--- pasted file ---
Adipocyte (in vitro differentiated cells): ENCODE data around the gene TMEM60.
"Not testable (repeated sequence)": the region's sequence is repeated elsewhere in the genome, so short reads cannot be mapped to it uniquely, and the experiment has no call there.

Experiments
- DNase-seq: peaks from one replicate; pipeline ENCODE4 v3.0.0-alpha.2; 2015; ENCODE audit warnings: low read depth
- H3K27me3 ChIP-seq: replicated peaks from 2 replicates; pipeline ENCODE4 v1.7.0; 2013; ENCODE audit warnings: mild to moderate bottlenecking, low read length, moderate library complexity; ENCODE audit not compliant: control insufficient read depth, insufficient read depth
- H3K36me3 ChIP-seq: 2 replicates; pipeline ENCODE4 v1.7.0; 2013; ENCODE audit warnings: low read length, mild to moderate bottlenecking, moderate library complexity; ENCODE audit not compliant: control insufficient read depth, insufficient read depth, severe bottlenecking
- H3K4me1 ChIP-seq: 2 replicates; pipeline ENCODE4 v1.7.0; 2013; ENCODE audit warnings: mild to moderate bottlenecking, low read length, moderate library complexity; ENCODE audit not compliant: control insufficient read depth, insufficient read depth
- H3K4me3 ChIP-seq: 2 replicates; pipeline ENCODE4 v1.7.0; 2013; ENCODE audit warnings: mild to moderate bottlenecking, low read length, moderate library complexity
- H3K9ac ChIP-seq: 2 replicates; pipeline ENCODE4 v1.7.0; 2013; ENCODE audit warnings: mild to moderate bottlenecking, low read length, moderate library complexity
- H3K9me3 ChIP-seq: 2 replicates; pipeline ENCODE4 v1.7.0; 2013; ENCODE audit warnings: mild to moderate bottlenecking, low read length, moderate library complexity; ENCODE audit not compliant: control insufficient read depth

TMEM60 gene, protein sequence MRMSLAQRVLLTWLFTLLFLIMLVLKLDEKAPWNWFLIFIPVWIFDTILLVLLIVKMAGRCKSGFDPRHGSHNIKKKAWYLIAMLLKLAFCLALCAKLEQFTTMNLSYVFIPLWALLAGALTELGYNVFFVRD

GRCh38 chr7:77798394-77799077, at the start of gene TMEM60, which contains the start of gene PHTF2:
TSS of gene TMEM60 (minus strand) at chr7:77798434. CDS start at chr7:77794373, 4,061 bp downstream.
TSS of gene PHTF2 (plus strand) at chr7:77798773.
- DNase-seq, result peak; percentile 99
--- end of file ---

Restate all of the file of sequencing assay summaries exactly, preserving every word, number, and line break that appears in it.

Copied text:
Adipocyte (in vitro differentiated cells): ENCODE data around the gene TMEM60.
"Not testable (repeated sequence)": the region's sequence is repeated elsewhere in the genome, so short reads cannot be mapped to it uniquely, and the experiment has no call there.

Experiments
- DNase-seq: peaks from one replicate; pipeline ENCODE4 v3.0.0-alpha.2; 2015; ENCODE audit warnings: low read depth
- H3K27me3 ChIP-seq: replicated peaks from 2 replicates; pipeline ENCODE4 v1.7.0; 2013; ENCODE audit warnings: mild to moderate bottlenecking, low read length, moderate library complexity; ENCODE audit not compliant: control insufficient read depth, insufficient read depth
- H3K36me3 ChIP-seq: 2 replicates; pipeline ENCODE4 v1.7.0; 2013; ENCODE audit warnings: low read length, mild to moderate bottlenecking, moderate library complexity; ENCODE audit not compliant: control insufficient read depth, insufficient read depth, severe bottlenecking
- H3K4me1 ChIP-seq: 2 replicates; pipeline ENCODE4 v1.7.0; 2013; ENCODE audit warnings: mild to moderate bottlenecking, low read length, moderate library complexity; ENCODE audit not compliant: control insufficient read depth, insufficient read depth
- H3K4me3 ChIP-seq: 2 replicates; pipeline ENCODE4 v1.7.0; 2013; ENCODE audit warnings: mild to moderate bottlenecking, low read length, moderate library complexity
- H3K9ac ChIP-seq: 2 replicates; pipeline ENCODE4 v1.7.0; 2013; ENCODE audit warnings: mild to moderate bottlenecking, low read length, moderate library complexity
- H3K9me3 ChIP-seq: 2 replicates; pipeline ENCODE4 v1.7.0; 2013; ENCODE audit warnings: mild to moderate bottlenecking, low read length, moderate library complexity; ENCODE audit not compliant: control insufficient read depth

TMEM60 gene, protein sequence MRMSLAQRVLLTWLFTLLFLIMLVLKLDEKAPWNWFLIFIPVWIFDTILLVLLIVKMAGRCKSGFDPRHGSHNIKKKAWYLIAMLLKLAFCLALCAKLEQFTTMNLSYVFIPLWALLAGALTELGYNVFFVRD

GRCh38 chr7:77798394-77799077, at the start of gene TMEM60, which contains the start of gene PHTF2:
TSS of gene TMEM60 (minus strand) at chr7:77798434. CDS start at chr7:77794373, 4,061 bp downstream.
TSS of gene PHTF2 (plus strand) at chr7:77798773.
- DNase-seq, result peak; percentile 99